Is it just me or are all these people horribly rude? What is wrong with Miami's Latin culture? I am compelled to find some answers. Let me be more clear: Why are Latin immigrants the rudest people on the planet?
I support a multicultural society. That's why I love living in Miami. But I hate dealing with business owners and employees who ignore, overcharge, and even give me dirty looks because I am a gringa. Today I went to an auto mechanic (Midas, a national chain!), and no one spoke English. Then later I went to the store and patiently waited in line. Everyone around me was speaking Spanish and I watched people walk in and buy things ahead of me. I didn't understand what they were saying, but I knew they were all ignoring me and I couldn't get any service. Irate, I walked out.
In an earlier experience, I ordered coffee at one of those walk-up counters. (I am sure there is a Spanish name for them, but I am unaware.) I was waited on only after everyone else left. I understand enough Spanish to know that I was being charged more for my coffee, but didn't know enough to complain. So I learned how to order my coffee in Spanish (with the proper accent) and now I am charged the same as Spanish-speaking people.
I am constantly shoved in crowded places with no apologies. People cut in line in front of me. I sat through a movie where the Spanish-speaking people next to me were louder than the movie itself. I've opened doors for elderly people who then shoved me on their way through. I understand we live in "northern Cuba," but I am offended by the racism I am subjected to just because I am not Latin. At my worst moments I find myself wishing that all the Spanish-speaking people in Miami would get on a sinking ship!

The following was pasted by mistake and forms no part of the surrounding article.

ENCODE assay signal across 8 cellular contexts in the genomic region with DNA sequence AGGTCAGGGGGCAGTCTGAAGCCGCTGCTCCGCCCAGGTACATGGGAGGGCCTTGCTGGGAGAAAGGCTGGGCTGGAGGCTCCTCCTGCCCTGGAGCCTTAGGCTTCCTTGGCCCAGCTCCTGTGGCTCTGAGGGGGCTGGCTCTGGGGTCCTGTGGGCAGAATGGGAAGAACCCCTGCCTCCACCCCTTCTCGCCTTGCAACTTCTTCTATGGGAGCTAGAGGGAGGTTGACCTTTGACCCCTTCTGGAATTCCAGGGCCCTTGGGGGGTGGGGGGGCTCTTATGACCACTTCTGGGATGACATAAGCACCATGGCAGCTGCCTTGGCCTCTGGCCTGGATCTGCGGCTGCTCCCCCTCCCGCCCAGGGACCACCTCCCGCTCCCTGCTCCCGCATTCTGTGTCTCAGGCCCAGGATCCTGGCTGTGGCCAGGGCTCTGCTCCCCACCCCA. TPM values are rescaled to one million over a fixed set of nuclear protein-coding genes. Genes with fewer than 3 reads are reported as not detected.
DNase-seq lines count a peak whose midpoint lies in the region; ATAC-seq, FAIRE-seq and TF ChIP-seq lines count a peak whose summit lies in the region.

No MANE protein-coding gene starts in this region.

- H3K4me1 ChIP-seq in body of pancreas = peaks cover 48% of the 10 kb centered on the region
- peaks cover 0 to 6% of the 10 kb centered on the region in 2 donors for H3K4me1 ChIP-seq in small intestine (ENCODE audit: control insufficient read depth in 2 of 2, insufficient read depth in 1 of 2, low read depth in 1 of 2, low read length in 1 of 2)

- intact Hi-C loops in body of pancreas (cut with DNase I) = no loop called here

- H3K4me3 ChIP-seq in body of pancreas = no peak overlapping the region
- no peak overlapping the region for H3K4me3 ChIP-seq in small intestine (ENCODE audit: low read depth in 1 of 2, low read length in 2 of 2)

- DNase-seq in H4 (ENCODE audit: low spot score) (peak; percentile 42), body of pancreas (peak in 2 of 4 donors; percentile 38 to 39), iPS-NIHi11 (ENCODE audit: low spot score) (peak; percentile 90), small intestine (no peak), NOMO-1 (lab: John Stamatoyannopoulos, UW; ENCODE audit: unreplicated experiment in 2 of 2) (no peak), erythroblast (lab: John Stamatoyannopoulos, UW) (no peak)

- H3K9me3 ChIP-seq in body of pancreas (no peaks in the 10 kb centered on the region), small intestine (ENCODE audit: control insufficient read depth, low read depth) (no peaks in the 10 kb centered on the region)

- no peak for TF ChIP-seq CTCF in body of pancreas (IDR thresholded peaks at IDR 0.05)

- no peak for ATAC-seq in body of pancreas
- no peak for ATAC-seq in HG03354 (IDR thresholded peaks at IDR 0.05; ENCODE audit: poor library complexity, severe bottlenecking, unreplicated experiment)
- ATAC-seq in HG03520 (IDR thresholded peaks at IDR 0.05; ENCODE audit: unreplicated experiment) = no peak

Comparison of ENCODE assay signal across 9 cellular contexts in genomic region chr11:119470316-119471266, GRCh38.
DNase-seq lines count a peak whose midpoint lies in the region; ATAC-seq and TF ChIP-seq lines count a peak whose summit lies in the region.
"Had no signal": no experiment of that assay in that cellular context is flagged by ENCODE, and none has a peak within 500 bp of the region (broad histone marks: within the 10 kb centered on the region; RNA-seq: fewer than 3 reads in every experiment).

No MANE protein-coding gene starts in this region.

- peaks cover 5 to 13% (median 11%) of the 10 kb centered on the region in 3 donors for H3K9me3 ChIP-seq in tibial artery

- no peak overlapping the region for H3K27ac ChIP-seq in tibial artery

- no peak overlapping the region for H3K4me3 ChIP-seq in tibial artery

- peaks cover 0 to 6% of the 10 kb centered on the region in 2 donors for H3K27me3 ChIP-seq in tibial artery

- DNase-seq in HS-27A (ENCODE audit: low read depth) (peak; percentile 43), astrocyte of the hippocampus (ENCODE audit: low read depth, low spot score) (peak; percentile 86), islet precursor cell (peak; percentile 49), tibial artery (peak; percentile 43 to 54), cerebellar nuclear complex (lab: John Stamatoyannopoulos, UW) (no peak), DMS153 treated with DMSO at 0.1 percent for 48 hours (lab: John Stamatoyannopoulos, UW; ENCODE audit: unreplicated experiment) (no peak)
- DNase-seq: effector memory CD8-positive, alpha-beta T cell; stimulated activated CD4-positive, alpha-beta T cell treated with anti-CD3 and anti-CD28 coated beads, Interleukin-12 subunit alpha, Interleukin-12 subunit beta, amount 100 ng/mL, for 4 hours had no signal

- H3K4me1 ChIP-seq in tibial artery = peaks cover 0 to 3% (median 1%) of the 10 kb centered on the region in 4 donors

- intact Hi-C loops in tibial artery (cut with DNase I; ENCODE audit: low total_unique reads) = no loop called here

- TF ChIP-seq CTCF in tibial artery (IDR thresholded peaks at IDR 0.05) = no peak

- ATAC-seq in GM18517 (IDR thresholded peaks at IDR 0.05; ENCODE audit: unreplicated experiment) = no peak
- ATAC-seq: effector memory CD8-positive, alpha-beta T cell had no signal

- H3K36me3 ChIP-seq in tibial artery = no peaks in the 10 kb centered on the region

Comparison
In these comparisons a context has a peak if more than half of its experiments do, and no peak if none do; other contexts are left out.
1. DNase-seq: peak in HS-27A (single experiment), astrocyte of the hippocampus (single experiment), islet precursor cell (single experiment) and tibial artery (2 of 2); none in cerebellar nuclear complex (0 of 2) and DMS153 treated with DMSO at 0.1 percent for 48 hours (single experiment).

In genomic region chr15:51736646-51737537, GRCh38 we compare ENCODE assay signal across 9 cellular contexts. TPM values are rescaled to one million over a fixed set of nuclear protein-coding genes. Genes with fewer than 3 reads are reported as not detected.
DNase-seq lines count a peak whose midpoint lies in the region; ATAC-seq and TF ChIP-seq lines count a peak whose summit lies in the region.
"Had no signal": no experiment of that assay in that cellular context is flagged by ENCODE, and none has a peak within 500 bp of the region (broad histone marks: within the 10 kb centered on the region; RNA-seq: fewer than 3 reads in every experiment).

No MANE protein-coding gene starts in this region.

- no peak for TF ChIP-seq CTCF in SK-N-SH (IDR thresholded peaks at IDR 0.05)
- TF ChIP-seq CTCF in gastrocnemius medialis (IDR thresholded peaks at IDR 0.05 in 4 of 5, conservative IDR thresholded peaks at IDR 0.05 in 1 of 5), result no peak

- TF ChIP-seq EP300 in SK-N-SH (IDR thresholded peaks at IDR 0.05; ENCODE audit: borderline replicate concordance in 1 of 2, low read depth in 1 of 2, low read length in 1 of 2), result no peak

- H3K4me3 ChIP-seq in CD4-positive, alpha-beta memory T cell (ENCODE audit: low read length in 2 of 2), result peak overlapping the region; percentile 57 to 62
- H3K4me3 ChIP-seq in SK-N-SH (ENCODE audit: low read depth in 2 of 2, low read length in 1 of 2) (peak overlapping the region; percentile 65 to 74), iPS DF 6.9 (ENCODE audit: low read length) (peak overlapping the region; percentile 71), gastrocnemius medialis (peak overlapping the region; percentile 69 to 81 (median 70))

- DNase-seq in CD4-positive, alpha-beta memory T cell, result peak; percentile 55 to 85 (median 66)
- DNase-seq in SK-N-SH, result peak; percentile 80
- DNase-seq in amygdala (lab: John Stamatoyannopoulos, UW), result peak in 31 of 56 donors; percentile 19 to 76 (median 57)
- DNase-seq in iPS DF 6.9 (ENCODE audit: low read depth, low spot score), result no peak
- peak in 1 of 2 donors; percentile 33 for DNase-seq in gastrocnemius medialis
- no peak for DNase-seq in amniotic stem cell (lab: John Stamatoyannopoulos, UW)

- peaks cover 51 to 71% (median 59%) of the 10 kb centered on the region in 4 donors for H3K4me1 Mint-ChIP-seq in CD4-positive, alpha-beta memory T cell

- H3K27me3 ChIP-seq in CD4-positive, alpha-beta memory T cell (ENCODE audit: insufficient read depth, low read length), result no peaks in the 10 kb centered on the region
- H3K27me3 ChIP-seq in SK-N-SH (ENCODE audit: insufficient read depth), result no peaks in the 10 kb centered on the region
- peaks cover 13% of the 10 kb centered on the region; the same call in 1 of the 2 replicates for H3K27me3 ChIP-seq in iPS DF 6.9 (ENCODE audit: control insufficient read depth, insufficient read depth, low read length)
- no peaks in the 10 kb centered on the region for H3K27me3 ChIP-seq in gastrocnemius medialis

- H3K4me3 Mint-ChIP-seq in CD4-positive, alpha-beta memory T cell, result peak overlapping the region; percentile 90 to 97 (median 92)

Can you explain how this has happened and try to give me some insight? I am not one to say, "Well, this is Miami and maybe it's just not for me." I will fight and stay in this paradise, but I am growing an extreme hatred for the Latin community. Help! I am not a racist but feel as if I may become one if I am treated this way much longer.
Nut Case #7
No, Michele, it's not just you: What causes rudeness in Miami? I think we need a sociologist to answer that question. But I like living in a multicultural community. I do not want to live in an all-Anglo community any more than I would want to live in an all African-American or all-Latin community.
A few years ago, when Tropic magazine was part of the Miami Herald Sunday edition, there was a tongue-in-cheek slogan contest that started with: "You know you're from Miami when..." The winning slogan was: "You know you're from Miami when you go to New York and you can't get over how friendly everyone is."
Well, you may be from Cuba, Haiti, England, France, Brazil, or whatever country, but you're in America now, and Americans take pride in being known the world over for their friendliness. Get with the program, folks, or the economy here is going to end up just like that in Latin America, and then where will you go?
Also -- and this goes for any immigrant from any country -- learn how to speak the predominant language of the country where you live. It will open employment doors for you, help to break down cultural barriers, and help you to make friends.
Richard K. Claycomb